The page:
Another monstrous earthquake triggers tsunami in Indonesia, killing up to 2,000

Thousands of local residents poured out into streets over the fear of imminent earth tremors

Another natural disaster rocked the shores of Indonesia on Monday night. A powerful earthquake hit the island of Nias, having killed up to 2,000 people. The epicenter of the quake was situated in the Indian Ocean, about 90 kilometers off the island. The power of the earthquake was measured 8.7 on the Richter scale. Tidal waves up to three meters high hit the coasts of the Indonesian island of Simeuleu as well, although it was originally reported that the quake did not result in another tsunami. Up to 70 percent of buildings on the island have been leveled with the earthquake, eyewitnesses say. About 10,000 people of the 27,000-strong population of Nias have been left without their homes.

For the time being, local authorities provide different information about the number of victims of the new disaster in Indonesia. Indonesian Vice President Jusuf Kalla said that the numbers of dead could be estimated between 1,000 and 2,000, whereas the country's Healthcare Ministry reported only 300.

Killer tsunami in Southeast Asia - rare photographs

Thousands of local residents poured out into streets over the fear of imminent earth tremors. American, British, Australian and Japanese specialists that are currently observing the seismological situation in the region say that over a dozen of quakes have been registered, measuring from 5 to 6.1 on the Richter scale. The earthquake echoed in neighboring states – Malaysia, Singapore and Thailand.

Despite the relatively small scale of damage, the new earthquake has been added to the top ten list of strongest quakes in the history of seismological observations.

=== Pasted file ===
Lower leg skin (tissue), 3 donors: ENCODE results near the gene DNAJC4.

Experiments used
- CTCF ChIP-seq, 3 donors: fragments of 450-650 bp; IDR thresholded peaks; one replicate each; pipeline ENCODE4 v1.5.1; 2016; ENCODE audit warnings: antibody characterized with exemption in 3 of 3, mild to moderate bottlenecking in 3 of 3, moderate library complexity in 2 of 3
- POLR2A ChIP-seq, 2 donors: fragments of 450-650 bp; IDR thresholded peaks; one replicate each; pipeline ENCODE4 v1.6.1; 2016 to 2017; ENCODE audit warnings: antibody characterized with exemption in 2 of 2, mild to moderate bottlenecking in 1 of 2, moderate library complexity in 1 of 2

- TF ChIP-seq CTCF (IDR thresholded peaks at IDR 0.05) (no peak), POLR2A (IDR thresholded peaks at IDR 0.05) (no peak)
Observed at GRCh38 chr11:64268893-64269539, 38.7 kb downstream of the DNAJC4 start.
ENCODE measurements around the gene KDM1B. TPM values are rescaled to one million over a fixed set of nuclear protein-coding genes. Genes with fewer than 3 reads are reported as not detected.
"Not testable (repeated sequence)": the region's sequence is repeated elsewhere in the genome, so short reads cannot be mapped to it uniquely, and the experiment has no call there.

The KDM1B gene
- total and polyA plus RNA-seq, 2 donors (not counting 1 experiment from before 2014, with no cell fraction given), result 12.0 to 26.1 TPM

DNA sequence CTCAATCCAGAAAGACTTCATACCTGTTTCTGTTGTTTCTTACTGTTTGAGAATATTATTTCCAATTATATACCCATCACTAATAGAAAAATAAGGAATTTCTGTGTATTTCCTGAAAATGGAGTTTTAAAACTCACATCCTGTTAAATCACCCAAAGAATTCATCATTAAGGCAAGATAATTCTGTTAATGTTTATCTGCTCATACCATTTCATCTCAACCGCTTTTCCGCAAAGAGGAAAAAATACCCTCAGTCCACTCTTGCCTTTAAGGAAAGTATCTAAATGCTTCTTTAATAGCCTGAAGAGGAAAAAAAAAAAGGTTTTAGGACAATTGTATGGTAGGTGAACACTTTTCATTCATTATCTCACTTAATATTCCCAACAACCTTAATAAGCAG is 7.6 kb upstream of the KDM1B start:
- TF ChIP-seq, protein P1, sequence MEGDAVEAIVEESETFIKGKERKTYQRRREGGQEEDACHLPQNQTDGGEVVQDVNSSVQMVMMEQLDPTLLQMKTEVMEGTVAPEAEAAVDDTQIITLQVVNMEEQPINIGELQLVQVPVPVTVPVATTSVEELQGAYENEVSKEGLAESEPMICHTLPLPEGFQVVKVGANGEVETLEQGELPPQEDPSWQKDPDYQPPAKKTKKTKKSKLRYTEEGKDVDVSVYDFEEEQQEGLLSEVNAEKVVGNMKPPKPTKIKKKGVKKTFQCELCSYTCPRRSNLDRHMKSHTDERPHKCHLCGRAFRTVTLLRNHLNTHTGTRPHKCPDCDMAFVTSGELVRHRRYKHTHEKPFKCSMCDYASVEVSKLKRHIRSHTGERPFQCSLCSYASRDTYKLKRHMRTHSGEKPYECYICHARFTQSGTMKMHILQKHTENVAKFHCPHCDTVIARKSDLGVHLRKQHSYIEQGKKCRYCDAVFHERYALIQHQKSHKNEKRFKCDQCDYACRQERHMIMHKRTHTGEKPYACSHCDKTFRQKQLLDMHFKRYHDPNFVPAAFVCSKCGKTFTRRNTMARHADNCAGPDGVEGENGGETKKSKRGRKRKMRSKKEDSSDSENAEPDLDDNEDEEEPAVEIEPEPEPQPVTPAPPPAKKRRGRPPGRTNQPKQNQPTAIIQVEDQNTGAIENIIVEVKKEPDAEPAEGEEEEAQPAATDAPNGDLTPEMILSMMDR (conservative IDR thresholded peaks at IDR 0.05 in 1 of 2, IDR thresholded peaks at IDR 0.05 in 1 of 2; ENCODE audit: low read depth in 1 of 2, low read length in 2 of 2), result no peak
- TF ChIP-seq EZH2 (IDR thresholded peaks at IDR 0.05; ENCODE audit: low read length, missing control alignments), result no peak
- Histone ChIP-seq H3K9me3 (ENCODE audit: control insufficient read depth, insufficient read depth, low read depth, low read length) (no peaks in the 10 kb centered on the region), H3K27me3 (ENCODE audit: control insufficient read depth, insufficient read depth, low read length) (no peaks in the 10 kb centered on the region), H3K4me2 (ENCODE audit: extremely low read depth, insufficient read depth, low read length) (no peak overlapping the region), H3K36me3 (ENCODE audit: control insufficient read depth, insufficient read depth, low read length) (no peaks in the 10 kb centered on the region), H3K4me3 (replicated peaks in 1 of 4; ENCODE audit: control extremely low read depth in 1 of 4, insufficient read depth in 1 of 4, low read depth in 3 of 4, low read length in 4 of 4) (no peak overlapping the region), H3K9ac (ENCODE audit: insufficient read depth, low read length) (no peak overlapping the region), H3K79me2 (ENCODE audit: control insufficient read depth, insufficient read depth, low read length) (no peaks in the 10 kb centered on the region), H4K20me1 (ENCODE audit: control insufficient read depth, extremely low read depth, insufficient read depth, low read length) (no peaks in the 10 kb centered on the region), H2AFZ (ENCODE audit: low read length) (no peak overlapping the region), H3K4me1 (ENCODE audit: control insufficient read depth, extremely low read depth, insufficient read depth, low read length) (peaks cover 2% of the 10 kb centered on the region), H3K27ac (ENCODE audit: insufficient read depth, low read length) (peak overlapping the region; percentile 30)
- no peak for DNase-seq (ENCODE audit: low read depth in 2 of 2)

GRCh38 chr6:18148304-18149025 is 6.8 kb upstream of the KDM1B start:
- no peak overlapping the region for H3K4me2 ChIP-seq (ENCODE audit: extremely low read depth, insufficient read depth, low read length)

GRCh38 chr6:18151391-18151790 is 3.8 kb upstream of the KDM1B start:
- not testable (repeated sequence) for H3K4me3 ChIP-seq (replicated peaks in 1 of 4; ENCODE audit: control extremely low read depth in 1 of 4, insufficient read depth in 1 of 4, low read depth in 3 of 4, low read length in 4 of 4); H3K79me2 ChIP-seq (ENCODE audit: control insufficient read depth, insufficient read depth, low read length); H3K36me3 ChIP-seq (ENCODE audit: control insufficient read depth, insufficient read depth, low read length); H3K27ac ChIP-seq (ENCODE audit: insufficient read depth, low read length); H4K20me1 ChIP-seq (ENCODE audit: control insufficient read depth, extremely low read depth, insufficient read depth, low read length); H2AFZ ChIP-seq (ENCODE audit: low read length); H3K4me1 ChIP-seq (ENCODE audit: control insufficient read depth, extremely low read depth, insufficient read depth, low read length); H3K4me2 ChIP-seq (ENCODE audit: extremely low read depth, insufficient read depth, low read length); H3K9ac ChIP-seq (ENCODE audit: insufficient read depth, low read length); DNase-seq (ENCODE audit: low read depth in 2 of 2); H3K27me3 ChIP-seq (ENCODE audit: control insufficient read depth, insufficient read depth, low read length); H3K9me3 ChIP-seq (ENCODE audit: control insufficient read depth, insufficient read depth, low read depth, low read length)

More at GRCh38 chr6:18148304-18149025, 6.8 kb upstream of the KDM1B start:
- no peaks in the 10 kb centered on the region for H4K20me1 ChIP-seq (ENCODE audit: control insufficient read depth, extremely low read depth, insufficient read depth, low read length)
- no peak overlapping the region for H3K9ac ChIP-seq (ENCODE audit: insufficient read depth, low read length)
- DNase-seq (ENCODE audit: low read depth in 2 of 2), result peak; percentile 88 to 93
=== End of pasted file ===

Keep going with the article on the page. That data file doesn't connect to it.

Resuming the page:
The most powerful earthquake of modern times occurred in 1960 in Chile and in Alaska in 1964. Both of those earthquakes were measured 9.5 on the Richter scale. The list of other strongest tremors includes the earthquake in Ecuador – 8.8 in 1906, in Alaska - 6.7 in 1965, in Tibet – 8.6 in 1950, in Russia's Kamchatka Peninsula – 8.5 in 1923 and in Kuril islands – 8.5 in 1963. All of those natural disasters, however, were limited with the territory of only one country or one region of a country.

The Indonesian region has always been considered seismologically dangerous. The strongest earthquake in the history of Indonesia was registered on February 1st, 1938. Killer tsunamis inundated the shores of Indonesia in 1833 and 1861, having killed tens of thousands of people.

The recent tsunami disaster of December 26th, 2004 became the most devastating natural catastrophe in the history of mankind. The earthquake triggered giant tidal waves, which swept off everything on their way. Monstrous damage was caused to several countries of the region, situated at huge distances from each other – from Indonesia and Malaysia in the east to African states in the west. Up to 300,000 people were killed in the disaster, especially in the west of Sumatra, Sri Lanka, the island of Phucket in Thailand and the south-east of India.

Scientists predicted another earthquake in the region of Indonesia, which could most likely hit the coasts of Sumatra. Seismologists could not say, if it was going to be a new natural catastrophe, although they reminded of dual quakes, which had been registered in 2004. Such earthquakes usually occur several months or even years after an original quake.

It would have been possible to avoid such a huge number of victims in the tsunami disaster, if Indonesia and other states of the region had had professional seismological services and tsunami warning systems. Earthquakes have already become common for Japanese citizens, for example: earth tremors in Japan usually result in minimum number of victims owing to local seismological forecasts.

Unfortunately, the residents of Southeast Asia are destined to learn how to survive the horror of tsunamis and earthquakes with their own efforts only, until a warning system is created in the region.

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Author`s name Olga Savka